Urban gardener, Cleve West: Fencing lessons

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The Independent Online

Urban gardeners who have made the pilgrimage to Dungeness on the Kent coast and paid homage at the late Derek Jarman's garden will almost certainly have stopped at some point to stretch, pirouette and take a great gulp of fresh air. The landscape commands it. Big sky, open sea and shed-loads of shingle. For some people, I imagine, the overwhelming sensation of freedom might well be tempered by a nagging disquiet, for most gardens around the cabins and ramshackle structures have no fences. Boundaries here are more than blurred, they just don't exist. The lack of panels, mesh, or post and rail accentuates the strong sense of community and forces you to consider the bigger picture.

Back in the city, where property rights, security and privacy make us more than a little paranoid about enclosure, we take our boundaries very seriously. Unless you're lucky enough to have a wall, fencing is an issue most of us will have to deal with at some stage. The vertical plane in an urban garden can present a number of options for the garden designer but fencing is one element that can really let a space down. If the focus is on the planting, strong design or ornamental feature then mute boundaries will provide a respectful foil. One might be forgiven for thinking that the simple and relatively cheap larch-lap panel is mute enough, although surrounding your garden with bright orange is anything but subtle. A miserly strip of trellis to draw even more attention to it, or even worse adding new trellis to old fencing, will successfully obliterate any dignity the garden had to offer.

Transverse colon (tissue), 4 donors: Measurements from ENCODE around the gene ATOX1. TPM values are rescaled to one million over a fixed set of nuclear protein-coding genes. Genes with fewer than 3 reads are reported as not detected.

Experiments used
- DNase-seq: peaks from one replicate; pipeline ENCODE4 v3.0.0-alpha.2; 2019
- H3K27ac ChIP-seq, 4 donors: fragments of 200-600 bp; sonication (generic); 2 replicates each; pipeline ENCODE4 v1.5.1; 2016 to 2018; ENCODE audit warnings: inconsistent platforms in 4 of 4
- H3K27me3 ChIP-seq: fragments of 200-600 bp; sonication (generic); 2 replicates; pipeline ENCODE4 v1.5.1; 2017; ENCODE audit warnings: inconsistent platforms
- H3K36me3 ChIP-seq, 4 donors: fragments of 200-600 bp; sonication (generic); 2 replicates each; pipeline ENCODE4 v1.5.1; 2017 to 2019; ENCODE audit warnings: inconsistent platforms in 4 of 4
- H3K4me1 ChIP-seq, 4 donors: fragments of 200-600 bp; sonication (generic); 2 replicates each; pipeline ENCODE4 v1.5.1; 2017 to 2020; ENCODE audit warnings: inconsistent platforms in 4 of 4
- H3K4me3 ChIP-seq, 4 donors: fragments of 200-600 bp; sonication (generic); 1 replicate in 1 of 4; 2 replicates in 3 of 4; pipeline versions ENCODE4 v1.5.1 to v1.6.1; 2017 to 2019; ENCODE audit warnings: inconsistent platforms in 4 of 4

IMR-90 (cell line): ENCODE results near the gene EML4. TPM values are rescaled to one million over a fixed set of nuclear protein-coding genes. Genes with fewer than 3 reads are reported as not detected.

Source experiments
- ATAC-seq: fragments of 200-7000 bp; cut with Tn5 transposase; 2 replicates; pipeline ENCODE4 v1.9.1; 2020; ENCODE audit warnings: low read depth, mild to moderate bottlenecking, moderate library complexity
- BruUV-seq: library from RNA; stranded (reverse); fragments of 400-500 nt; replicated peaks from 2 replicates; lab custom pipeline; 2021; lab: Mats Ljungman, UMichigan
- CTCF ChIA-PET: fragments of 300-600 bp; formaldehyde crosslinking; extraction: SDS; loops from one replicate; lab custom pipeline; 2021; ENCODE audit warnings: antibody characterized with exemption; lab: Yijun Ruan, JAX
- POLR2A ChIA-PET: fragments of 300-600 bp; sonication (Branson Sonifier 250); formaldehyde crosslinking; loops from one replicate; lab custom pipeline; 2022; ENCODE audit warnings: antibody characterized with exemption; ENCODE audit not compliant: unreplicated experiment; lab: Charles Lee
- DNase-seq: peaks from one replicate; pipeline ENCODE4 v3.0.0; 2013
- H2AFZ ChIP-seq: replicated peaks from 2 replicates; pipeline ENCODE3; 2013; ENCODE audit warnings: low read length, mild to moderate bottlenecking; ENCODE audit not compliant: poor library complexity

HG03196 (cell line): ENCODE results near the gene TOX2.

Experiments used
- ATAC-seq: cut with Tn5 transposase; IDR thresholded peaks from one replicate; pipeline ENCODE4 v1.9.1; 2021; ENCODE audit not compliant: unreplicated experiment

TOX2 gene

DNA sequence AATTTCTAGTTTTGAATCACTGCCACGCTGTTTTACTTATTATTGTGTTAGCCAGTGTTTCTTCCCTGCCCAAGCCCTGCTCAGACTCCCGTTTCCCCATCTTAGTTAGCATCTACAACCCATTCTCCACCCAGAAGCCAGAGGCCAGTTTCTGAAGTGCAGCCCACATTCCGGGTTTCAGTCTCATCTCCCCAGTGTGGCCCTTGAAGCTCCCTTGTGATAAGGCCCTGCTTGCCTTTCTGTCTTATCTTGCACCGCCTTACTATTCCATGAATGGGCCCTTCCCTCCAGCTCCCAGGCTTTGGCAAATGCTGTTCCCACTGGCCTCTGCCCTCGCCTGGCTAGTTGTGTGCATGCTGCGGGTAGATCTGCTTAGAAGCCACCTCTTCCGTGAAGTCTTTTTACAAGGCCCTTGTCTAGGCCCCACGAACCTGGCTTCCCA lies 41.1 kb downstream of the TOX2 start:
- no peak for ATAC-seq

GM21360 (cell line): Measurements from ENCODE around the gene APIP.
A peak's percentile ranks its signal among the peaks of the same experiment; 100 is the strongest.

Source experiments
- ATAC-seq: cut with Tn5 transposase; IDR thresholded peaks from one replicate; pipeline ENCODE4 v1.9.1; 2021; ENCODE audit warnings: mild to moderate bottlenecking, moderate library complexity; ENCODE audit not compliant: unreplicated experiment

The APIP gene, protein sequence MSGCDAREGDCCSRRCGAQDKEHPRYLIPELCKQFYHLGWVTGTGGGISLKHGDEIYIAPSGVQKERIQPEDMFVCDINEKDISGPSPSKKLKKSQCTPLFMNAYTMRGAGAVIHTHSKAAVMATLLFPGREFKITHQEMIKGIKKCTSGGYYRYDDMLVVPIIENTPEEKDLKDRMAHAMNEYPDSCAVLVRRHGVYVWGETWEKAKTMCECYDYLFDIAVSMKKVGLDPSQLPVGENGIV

The best investment for any garden where your boundaries have you reaching for sunglasses is to paint your fence a neutral or darker colour. This will allow the rest of the garden to shine and climbers to grow at their own pace without you cracking the whip. Disguising boundaries with climbing plants (allow a good three to five years) has the curious effect of making your garden feel bigger.

Post and rail with feather-edged boards is a more expensive option but is generally longer lasting and comes in more forgiving shades of tanalised pressure treatment that weathers to neutral silver. Ranch style fencing provides a more contemporary feel. These can be fixed vertically or horizontally depending on your personal preference and allow air and light to penetrate making it incredibly plant friendly while reducing the risk of wind damage.

There are (and I have wasted an unreasonable amount of time thinking of a different way of putting this) a couple of new products that have elevated fencing to new heights. Sunny Screens (www.sunnyaspects.co.uk) use a mixture of treated softwood and translucent polypropylene to make a range of versatile screens that allow light to penetrate, so benefiting plants that might otherwise struggle in the shade of closed panels. Interesting effects can also be achieved both day and night with the plants' silhouette or shadow.

If your preference is for something verging on rural but mindful of the fact that wattle hurdles (made from hazel or willow) look about as at home in the city as an RHS judge in a shell suit, you might consider Quercus Fencing (www.quercusfencing.co.uk), who weave panels of seasoned oak deftly and cleanly enough to make them look as happy in Tooting as they might in Tavistock. It's a hardwood, so no treatment is necessary, and being woven allows wind to pass through, putting less strain on posts and protecting plants that might otherwise suffer damage from a vortex caused by solid structures. The sustainable timber weathers to soft silver and, while it's obviously more expensive than your regular larch-lap fencing, it will look better and last longer.

My solution for the ever-increasing allotment waiting lists is that people who hate gardening should, like the inhabitants of Dungeness, dispense with fences and, in the spirit of community,allow green-fingered neighbours to broaden their horizons. Not as daft as it sounds really. Rent could be paid in seasonal vegetables or flowers and it could lead to urban garden cooperatives making quite a serious impact on food production, biodiversity and many of the environmental issues that are now affecting the way we treat our outdoor spaces. If you know someone willing to raze their boundaries for the common good, please let me know.

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